Chemical fume hoods are intended to remove vapors, gases, and dusts of toxic, flammable, corrosive or otherwise dangerous materials. With the sash lowered, laboratory fume hoods can also afford workers protection from such hazards as chemical splashes or sprays and fires. However, they are not designed to withstand explosions. Before performing hazardous operations, make simple checks to determine that the hood is working (e.g., a small piece of paper held at the face of the hood will be sucked inward). When work is being conducted within the hood, position the sash so that protection from splashes, flying debris, etc., is provided. Normally, this is a 12-16 inch work opening. Experimental procedures should be conducted well inside the hood. Moving an apparatus 5-10 cm back from the front edge into the hood can reduce the vapor concentration at the face by 90%. Hoods are not intended for the storage of chemicals. Materials stored in them should be kept to a minimum and in a manner that will not interfere with airflow. Hoods should be considered as backup safety devices that can contain and exhaust toxic, offensive, or flammable materials. They should not be regarded as a means of disposing of chemicals.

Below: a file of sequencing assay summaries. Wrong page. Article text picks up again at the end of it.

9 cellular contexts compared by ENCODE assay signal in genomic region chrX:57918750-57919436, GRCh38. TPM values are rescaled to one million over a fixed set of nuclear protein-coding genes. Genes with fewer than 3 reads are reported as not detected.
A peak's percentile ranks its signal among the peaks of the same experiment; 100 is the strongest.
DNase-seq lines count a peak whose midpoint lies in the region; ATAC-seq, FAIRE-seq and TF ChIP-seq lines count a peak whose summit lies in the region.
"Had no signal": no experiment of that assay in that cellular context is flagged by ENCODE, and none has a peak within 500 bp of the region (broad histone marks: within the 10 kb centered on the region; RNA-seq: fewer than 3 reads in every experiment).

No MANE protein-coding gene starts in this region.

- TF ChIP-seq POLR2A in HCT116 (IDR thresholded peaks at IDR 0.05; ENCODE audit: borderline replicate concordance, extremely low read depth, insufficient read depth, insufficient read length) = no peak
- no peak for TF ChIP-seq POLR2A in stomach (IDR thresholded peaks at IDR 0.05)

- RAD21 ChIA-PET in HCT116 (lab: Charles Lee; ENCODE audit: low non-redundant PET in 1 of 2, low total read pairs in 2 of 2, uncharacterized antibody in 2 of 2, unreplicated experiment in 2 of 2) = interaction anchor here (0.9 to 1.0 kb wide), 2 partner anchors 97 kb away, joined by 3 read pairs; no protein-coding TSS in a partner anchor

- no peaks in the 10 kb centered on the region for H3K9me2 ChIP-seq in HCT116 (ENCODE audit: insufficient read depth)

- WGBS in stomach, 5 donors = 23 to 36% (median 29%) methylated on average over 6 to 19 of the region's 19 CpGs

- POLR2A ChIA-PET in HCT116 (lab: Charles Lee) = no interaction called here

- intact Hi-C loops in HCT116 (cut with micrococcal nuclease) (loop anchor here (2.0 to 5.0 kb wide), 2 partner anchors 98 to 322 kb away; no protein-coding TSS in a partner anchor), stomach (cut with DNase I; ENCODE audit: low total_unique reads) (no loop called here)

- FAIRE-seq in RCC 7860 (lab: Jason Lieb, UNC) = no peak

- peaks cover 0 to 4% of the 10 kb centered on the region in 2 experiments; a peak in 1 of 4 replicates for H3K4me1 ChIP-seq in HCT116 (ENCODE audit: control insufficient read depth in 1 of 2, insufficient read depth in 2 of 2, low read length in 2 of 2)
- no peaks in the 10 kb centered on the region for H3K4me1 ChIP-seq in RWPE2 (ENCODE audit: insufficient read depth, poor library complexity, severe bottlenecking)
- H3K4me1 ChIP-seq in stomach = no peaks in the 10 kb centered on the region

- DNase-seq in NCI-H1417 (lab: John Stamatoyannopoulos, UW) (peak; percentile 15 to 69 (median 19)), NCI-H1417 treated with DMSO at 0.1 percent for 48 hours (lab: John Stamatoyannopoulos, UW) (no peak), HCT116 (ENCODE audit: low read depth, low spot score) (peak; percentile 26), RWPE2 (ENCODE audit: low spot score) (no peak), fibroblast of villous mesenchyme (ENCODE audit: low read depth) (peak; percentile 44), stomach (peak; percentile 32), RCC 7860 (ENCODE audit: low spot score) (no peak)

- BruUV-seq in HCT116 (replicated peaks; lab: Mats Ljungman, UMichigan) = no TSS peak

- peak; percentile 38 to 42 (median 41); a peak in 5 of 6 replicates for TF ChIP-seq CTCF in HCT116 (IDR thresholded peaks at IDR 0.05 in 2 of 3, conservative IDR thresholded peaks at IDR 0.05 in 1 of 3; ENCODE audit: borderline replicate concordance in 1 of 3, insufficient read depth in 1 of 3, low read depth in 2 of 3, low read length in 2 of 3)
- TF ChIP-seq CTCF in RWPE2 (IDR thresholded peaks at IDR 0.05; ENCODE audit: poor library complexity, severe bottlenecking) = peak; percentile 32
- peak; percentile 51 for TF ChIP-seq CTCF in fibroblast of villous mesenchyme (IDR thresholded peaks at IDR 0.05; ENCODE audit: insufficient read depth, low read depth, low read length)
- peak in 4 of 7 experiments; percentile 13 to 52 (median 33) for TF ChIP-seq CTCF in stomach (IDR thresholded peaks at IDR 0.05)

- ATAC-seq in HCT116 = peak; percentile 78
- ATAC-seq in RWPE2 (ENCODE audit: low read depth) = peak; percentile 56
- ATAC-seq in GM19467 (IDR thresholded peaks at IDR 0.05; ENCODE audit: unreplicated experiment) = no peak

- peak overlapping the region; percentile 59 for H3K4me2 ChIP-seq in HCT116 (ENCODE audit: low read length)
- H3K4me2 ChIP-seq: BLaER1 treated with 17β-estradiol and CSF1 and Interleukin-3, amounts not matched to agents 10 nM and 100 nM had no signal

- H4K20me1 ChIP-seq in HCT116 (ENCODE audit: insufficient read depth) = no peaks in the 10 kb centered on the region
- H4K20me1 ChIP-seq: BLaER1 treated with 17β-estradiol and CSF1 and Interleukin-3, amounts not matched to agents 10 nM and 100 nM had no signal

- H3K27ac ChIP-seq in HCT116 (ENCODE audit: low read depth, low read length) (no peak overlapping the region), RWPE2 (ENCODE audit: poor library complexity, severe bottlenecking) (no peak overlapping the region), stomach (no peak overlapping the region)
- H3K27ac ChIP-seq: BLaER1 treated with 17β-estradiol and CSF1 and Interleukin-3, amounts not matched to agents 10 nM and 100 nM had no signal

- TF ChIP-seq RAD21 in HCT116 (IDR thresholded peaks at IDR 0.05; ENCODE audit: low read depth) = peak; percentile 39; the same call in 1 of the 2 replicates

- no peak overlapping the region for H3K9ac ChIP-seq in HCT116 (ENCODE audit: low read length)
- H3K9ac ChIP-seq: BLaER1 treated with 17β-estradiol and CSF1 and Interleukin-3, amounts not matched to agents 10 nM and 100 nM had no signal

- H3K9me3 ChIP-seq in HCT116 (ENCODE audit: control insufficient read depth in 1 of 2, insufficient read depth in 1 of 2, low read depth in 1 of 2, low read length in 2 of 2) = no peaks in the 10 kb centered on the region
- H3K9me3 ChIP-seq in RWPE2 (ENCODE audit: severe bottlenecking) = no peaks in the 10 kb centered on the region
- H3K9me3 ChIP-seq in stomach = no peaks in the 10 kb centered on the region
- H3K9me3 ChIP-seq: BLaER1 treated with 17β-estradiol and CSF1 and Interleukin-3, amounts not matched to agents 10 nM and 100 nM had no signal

The use of perchloric acid requires specially designed Perchloric Acid Fume Hoods. For the specifications of a Perchloric Acid Fume Hood, as well as the requirements and procedures for installation, repair, removal and relocation, consult the Facilities Engineering Dept. or the DESHS.